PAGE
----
Marginalised communities bear the brunt of climate crisis in USA: New report
Disadvantaged communities in the USA are the first in the country to suffer the worst consequences of the climate crisis, our new report shows. Existing social and racial inequalities put marginalised communities at greater risk of suffering in the face of climate impacts, the report found, and those inequalities will be exacerbated as the climate crisis deepens. The report stresses the vital importance of building climate justice into ambitious mitigation and adaptation measures.
The climate crisis has reached the USA, as unprecedented extremes of heat, flooding and fires are recorded across the nation. The vulnerability of communities to global heating intersects with a matrix of systemic injustices: income inequality, racism, immigration status, gender, rural underdevelopment, and a history of genocide of Native peoples.
Our report details several case studies, showing that these communities, disadvantaged and marginalised in other ways, are also bearing the brunt of the worst impacts of global heating in the USA.
When Hurricane Katrina hit, for instance, Black residents of New Orleans were 1.5 times more likely to experience serious flooding compared to the city’s white residents. Lacking proper maintenance, levees in these neighbourhoods gave way and failed to protect already vulnerable communities. And, in the aftermath of the disaster, Black and minority neighbourhoods received the least funding to recover.
Poorer and minority communities were also put at risk when the Thomas wildfire hit the Ventura and Santa Barbara counties in 2017. Warnings and information were often not available in Spanish, despite Latinos making up over 40% of the counties’ populations, and undocumented migrants were excluded entirely from the government emergency response. After the fire, low-income immigrant farmworkers were pressured to work long hours in toxic smoke pollution to salvage agricultural produce.
Climate breakdown is also threatening Indigenous cultures, the report states. For the Hopi, in southwest USA, corn is not merely a source of food or income; it is an essential part of the tribe’s culture and religion. Now drought and rising temperatures threaten this crop, along with the Hopi’s livelihoods and traditional way of life.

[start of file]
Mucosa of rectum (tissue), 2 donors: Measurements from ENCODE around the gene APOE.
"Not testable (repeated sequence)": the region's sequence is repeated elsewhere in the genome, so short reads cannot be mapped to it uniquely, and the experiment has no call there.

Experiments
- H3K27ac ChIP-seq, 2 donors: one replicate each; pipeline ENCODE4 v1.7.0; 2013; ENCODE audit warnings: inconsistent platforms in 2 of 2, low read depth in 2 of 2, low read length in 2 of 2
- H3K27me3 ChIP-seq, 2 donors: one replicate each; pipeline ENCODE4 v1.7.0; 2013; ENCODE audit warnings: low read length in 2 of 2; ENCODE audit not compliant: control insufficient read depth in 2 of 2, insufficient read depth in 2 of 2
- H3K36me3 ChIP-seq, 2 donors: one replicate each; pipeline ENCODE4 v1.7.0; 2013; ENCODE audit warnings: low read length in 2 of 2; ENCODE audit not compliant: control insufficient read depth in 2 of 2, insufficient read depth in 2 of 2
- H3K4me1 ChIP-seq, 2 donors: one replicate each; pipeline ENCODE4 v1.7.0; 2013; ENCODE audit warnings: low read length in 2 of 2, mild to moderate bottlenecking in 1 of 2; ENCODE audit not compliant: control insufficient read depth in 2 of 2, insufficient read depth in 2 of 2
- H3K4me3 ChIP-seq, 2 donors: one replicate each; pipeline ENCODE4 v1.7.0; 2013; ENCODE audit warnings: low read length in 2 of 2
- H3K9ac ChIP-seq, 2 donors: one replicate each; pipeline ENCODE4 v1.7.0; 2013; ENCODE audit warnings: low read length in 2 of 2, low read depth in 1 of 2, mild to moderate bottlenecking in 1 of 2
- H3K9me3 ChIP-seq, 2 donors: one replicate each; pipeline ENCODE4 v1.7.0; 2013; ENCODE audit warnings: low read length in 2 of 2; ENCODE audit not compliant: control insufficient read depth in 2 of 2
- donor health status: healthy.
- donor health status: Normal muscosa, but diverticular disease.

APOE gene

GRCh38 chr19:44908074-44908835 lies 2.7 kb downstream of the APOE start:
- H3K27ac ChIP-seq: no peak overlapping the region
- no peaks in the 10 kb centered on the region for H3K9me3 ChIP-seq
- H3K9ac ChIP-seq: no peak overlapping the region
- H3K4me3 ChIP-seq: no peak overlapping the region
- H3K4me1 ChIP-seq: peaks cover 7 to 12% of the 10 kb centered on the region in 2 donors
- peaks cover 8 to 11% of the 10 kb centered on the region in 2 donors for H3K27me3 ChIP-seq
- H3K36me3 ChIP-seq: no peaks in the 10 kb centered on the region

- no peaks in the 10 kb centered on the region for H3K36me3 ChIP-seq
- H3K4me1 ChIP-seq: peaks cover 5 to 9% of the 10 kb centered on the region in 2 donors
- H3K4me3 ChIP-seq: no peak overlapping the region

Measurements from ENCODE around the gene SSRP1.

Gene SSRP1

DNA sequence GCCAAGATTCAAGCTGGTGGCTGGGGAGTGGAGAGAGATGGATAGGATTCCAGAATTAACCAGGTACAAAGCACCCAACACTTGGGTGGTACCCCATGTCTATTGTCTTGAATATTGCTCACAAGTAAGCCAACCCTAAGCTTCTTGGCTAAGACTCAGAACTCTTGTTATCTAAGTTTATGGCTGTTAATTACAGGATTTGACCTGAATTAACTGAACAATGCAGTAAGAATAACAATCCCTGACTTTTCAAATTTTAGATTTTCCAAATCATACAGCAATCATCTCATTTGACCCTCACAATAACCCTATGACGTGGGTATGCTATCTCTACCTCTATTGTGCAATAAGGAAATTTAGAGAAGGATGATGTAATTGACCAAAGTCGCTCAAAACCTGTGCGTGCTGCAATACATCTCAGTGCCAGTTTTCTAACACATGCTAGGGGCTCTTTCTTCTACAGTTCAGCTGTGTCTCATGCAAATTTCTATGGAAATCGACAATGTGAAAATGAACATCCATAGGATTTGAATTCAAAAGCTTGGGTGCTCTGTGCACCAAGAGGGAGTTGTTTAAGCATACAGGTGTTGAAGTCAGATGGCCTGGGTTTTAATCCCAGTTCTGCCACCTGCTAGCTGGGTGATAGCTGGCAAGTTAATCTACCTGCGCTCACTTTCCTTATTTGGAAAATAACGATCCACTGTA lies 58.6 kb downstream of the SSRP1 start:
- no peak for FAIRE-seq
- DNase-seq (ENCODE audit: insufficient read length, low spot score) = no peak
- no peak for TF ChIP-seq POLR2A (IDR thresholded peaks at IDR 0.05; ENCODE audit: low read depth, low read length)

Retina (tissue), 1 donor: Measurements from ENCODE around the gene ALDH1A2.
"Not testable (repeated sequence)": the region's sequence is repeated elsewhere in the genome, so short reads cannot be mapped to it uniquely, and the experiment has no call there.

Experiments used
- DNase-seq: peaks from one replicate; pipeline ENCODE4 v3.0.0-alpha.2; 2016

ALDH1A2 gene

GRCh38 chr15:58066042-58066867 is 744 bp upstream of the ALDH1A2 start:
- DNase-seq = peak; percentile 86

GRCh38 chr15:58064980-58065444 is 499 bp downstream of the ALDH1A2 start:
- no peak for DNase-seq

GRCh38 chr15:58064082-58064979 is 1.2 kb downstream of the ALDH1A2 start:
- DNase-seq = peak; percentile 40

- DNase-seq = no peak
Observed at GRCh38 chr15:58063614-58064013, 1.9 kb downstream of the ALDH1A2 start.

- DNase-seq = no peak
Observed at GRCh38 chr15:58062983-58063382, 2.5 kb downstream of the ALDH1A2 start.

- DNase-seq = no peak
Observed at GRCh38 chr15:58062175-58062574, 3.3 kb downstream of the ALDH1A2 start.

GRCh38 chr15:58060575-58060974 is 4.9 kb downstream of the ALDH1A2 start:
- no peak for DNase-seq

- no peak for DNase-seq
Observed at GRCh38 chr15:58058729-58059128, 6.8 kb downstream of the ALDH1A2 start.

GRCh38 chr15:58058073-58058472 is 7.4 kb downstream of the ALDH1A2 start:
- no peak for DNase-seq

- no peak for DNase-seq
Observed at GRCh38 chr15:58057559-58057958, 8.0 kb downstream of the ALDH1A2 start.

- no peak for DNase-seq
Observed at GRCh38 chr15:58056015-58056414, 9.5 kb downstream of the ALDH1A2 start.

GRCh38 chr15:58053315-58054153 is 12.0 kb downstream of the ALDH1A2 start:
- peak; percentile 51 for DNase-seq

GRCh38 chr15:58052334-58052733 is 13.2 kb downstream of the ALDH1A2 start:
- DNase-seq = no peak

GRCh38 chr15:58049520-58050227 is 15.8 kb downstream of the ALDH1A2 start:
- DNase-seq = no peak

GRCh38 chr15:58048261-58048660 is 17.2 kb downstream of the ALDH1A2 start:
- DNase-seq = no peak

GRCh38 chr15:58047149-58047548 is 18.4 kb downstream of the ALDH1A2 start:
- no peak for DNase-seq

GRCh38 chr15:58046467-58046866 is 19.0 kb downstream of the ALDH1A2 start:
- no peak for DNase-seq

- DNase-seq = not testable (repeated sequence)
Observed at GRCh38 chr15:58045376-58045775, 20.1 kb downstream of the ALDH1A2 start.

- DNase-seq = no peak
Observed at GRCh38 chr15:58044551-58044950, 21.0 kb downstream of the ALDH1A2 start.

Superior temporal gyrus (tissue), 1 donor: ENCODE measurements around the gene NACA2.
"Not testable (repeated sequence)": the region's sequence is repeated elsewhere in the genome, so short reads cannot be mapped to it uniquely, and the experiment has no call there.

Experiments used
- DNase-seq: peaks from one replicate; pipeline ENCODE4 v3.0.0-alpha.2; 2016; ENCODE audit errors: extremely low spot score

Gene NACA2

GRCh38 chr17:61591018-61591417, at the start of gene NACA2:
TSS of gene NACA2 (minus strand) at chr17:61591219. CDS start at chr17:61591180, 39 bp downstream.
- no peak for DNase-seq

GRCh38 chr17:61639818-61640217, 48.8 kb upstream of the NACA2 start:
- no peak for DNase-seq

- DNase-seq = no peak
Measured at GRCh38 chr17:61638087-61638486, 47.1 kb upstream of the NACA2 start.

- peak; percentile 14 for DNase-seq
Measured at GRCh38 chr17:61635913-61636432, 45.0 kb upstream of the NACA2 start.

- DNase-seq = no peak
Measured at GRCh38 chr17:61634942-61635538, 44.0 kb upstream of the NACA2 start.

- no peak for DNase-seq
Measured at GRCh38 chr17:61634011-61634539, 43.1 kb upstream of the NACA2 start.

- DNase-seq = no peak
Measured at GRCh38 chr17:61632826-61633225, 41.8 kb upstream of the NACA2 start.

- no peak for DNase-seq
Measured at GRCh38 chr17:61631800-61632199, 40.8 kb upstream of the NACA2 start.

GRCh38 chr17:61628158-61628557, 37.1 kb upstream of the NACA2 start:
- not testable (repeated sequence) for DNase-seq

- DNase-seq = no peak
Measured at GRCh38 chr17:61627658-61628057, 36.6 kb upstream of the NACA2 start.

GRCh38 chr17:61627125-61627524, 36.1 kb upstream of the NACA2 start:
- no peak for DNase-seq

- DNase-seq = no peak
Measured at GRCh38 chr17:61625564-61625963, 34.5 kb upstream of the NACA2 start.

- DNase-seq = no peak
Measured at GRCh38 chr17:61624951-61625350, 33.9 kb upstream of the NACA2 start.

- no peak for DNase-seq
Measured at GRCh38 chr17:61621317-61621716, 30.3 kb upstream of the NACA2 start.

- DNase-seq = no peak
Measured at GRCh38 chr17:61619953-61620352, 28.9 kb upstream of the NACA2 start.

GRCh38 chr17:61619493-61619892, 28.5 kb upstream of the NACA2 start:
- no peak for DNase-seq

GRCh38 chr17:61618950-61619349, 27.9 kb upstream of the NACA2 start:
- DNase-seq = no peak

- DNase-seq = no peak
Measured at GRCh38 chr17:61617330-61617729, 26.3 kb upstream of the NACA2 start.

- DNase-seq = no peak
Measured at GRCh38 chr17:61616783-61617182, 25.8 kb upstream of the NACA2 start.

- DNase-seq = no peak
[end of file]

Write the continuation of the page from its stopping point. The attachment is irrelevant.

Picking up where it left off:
This is just a few examples of a pattern repeated across the USA, as poorer, minority and marginalised communities come under increasing threat.
In addition, the climate crisis will not only act upon inequalities – it will exacerbate them. After a natural disaster, for instance, evidence shows that white individuals in the USA tend to see an increase in average wealth, whereas people of colour see decreases or lesser increases.
Our report cautiously welcomes the Biden administration’s Build Back Better Plan to integrate climate action across the American economy, along with the focus on justice as an organising principle for climate action, with the Justice40 Initiative and the creation of the Environmental Justice Interagency Council. However, we warns that more ambition is needed to achieve national and global climate justice.
Carbon neutrality by 2050 is far too late for the big emitters like the USA if we are to protect the planet and the frontline communities at home and abroad from the devastation of the climate crisis. The country must commit to achieving net-zero carbon by 2035 within a framework of environmental justice. It is urgent that Congress passes ambitious legislation as soon as possible, we simply cannot afford to have critical climate policy watered down in the name of ‘bipartisanship’. Action today on climate will save lives and money and put the USA on course to a thriving, sustainable economy. Political decision takers must stop viewing action on global heating as a cost and recognise it for what it is: the biggest cost saving of all human history.
Our report recommends that the Biden administration adopt the Green New Deal to link social policies and climate action, redressing historic injustices by actively prioritising communities that have suffered first and worst from the adverse impacts of carbon-rich development while benefitting the least.